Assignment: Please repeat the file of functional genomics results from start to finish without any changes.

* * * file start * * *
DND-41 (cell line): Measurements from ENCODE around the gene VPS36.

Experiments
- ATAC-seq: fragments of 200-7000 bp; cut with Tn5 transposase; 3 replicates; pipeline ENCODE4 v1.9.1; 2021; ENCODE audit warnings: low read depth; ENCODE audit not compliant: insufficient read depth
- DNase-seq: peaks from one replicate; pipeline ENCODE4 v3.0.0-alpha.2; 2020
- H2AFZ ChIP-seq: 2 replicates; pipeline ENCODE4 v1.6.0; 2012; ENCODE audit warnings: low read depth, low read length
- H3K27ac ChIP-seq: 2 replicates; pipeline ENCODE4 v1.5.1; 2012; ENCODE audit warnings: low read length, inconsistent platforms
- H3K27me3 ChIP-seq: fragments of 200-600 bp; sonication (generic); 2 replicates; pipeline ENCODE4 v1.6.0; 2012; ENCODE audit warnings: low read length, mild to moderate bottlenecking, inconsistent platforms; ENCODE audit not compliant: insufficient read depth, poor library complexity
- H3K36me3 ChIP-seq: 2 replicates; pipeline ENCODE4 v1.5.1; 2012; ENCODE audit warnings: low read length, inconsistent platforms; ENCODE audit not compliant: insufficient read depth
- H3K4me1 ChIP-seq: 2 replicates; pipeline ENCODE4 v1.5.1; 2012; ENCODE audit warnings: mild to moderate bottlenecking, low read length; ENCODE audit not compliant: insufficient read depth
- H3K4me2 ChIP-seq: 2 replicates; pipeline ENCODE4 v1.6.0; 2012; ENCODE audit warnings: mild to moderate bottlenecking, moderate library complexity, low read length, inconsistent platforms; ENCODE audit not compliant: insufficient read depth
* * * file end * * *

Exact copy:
DND-41 (cell line): Measurements from ENCODE around the gene VPS36.

Experiments
- ATAC-seq: fragments of 200-7000 bp; cut with Tn5 transposase; 3 replicates; pipeline ENCODE4 v1.9.1; 2021; ENCODE audit warnings: low read depth; ENCODE audit not compliant: insufficient read depth
- DNase-seq: peaks from one replicate; pipeline ENCODE4 v3.0.0-alpha.2; 2020
- H2AFZ ChIP-seq: 2 replicates; pipeline ENCODE4 v1.6.0; 2012; ENCODE audit warnings: low read depth, low read length
- H3K27ac ChIP-seq: 2 replicates; pipeline ENCODE4 v1.5.1; 2012; ENCODE audit warnings: low read length, inconsistent platforms
- H3K27me3 ChIP-seq: fragments of 200-600 bp; sonication (generic); 2 replicates; pipeline ENCODE4 v1.6.0; 2012; ENCODE audit warnings: low read length, mild to moderate bottlenecking, inconsistent platforms; ENCODE audit not compliant: insufficient read depth, poor library complexity
- H3K36me3 ChIP-seq: 2 replicates; pipeline ENCODE4 v1.5.1; 2012; ENCODE audit warnings: low read length, inconsistent platforms; ENCODE audit not compliant: insufficient read depth
- H3K4me1 ChIP-seq: 2 replicates; pipeline ENCODE4 v1.5.1; 2012; ENCODE audit warnings: mild to moderate bottlenecking, low read length; ENCODE audit not compliant: insufficient read depth
- H3K4me2 ChIP-seq: 2 replicates; pipeline ENCODE4 v1.6.0; 2012; ENCODE audit warnings: mild to moderate bottlenecking, moderate library complexity, low read length, inconsistent platforms; ENCODE audit not compliant: insufficient read depth